Note: in other automated code assessment tools, the ability to save code may not be strictly necessary. For example, the Moodle CodeRunner question type provides automated assessment “inline”: students write code in a web form, execute it within a remote computational environment, and then receive an automated grading against predefined tests. nbgrader doesn’t operate in this way, but it might be interesting if it could…

As a first attempt at providing a “fixed guidance, editable answer” view, I had a play with nbpreview, a single page standalone web app that lets you upload a notebook and then preview it using notebook.js, a Javascript notebook previewer. In particular, I made a minor tweak to notebook.js  to simplify the way in which code cells were rendered, and a tweak to nbpreview that provided support for executing the code against a MyBinder container launched using ThebeLab. (See also this related issue thread.)

The resulting demo, which you can find here, allows you to upload a notebook .ipynb file and preview it in a normal way.

Clicking the Activate button will make the code cells editable and runnable, via ThebeLab, against a specified MyBinder launched environment.

The Download button is a proof of concept that will export the contents of all the code cells in a raw form. My intention for this, in the nbgrader context, is to be able to download a JSON object file that associates the nbgrader cell ID. The notebook.js package really needs some further revision so that the nbgrader cell ID metadata is passed as an ID attribute of each code block into the previewed web page; further modification to identify “assessable” markdown cell content is also required, along with a tweak to the ThebeLab.js package so that assessable and identifiable free text / markdown cells are converted into editable text area form elements when the Activate button is clicked. User modified free text cells should also be exportable / downloadable.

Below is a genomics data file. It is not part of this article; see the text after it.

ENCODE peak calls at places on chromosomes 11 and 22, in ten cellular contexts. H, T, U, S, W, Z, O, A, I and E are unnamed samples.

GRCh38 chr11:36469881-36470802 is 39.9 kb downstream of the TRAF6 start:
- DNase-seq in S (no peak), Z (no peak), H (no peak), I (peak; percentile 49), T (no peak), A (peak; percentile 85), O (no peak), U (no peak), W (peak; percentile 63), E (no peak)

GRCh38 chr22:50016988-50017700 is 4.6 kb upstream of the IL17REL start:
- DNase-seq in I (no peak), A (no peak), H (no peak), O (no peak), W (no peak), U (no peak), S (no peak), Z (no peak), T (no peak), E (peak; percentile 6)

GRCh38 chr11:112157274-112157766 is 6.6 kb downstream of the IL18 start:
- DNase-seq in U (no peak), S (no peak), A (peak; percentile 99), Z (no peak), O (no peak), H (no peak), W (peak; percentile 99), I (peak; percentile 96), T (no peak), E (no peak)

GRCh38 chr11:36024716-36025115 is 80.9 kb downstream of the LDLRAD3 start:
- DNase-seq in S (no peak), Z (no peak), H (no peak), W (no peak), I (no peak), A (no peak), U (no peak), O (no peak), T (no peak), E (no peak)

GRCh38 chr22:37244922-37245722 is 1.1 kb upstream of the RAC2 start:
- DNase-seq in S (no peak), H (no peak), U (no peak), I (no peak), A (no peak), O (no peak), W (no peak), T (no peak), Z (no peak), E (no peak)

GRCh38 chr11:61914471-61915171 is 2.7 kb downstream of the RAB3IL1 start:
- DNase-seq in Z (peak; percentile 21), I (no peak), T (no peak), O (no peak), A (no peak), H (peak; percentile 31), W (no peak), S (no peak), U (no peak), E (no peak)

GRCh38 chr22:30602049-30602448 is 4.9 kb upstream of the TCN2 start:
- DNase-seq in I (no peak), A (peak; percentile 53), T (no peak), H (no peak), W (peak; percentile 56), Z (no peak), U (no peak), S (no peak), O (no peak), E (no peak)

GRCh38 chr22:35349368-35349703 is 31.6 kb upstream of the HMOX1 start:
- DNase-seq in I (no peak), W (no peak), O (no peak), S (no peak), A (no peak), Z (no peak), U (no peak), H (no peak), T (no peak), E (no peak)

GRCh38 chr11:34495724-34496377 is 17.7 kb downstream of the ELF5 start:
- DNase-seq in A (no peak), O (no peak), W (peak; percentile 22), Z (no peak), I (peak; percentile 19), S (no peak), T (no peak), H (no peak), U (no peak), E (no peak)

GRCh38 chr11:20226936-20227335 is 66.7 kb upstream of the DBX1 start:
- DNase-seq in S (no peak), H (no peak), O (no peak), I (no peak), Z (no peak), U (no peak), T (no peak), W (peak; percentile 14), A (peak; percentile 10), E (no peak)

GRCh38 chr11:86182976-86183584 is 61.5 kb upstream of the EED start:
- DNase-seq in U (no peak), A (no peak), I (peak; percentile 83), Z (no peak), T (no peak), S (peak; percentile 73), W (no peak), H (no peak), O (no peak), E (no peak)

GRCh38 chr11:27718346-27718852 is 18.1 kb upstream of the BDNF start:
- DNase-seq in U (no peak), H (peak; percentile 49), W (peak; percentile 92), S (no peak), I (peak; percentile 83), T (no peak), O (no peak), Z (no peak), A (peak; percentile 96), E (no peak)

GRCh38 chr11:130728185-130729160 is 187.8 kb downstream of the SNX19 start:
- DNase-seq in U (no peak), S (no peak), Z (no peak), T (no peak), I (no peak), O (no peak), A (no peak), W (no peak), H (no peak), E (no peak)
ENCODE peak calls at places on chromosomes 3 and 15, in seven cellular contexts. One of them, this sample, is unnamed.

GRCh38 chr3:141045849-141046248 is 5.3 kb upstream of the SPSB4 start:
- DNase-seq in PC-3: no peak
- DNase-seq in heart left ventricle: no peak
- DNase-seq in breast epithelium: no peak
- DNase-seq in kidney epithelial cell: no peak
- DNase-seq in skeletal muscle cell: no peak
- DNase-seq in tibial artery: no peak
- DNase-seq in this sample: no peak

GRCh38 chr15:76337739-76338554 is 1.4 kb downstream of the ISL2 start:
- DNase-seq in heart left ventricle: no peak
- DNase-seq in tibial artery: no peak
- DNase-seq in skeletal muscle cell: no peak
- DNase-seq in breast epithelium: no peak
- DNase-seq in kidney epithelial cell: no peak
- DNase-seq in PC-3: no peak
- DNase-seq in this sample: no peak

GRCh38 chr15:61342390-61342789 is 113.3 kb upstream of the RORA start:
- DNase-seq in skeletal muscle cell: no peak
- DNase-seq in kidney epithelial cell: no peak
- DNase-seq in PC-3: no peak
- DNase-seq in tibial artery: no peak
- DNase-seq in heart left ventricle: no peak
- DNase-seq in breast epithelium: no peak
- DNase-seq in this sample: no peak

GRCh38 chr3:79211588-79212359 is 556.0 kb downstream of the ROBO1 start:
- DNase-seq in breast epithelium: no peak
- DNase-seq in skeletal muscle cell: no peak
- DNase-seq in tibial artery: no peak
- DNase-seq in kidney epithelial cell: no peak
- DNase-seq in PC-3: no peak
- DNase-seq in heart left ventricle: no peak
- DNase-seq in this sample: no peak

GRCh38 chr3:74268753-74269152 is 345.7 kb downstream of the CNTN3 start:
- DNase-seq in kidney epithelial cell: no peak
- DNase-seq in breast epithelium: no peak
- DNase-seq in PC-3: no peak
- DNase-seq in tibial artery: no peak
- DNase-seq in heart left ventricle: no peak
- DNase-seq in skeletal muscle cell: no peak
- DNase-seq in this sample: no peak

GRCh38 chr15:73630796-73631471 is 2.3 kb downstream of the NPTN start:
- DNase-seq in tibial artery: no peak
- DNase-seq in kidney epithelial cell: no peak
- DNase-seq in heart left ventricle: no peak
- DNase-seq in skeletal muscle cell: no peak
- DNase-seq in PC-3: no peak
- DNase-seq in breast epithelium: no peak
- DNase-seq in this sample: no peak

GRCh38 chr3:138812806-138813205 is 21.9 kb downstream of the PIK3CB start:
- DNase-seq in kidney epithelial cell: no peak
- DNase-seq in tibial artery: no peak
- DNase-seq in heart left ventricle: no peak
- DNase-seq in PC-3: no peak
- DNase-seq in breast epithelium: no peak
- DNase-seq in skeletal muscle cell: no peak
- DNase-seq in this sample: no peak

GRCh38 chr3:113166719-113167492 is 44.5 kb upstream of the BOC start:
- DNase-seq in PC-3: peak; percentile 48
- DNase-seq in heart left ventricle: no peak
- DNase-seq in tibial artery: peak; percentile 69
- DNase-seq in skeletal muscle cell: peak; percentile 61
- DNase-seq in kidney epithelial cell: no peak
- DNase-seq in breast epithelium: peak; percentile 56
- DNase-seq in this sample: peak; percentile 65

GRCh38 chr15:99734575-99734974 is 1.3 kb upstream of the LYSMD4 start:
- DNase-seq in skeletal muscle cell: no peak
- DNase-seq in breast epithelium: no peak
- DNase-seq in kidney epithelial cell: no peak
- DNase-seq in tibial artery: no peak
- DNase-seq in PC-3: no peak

As to how downloaded cell content might be returned to nbgrader, I can think of a several possibilities.

One way would be to create a notebook template document that can be repopulated with content from the answer download.

A similar effect could also be achieved by simply rewriting the contents of each assessable cell in the assessment notebook with the contents of the associated (similarly ID’d) element in the downloaded JSON file. Submission could then proceed using the current nbgrader submission approach.

Another approach might be to modify the autograder so that answer cells from student submissions (either pulled from the downloaded JSON answers file, or extracted from notebook answer cells) are parsed into an “answers” table in the database;  autograding could then be run against templated code cells and content pulled from the database’s “answers” table.

An advantage of this approach is that an “assessment form” UI such as the one above might then allow answers to be uploaded directly into the database rather than downloaded as an answer object file.

The database mediated approach might then also support a CodeRunner style mode of operation in which assessments containing only automatically graded elements can be autograded directly in response to a student hitting a “Grade me now” button on the assessment page web app.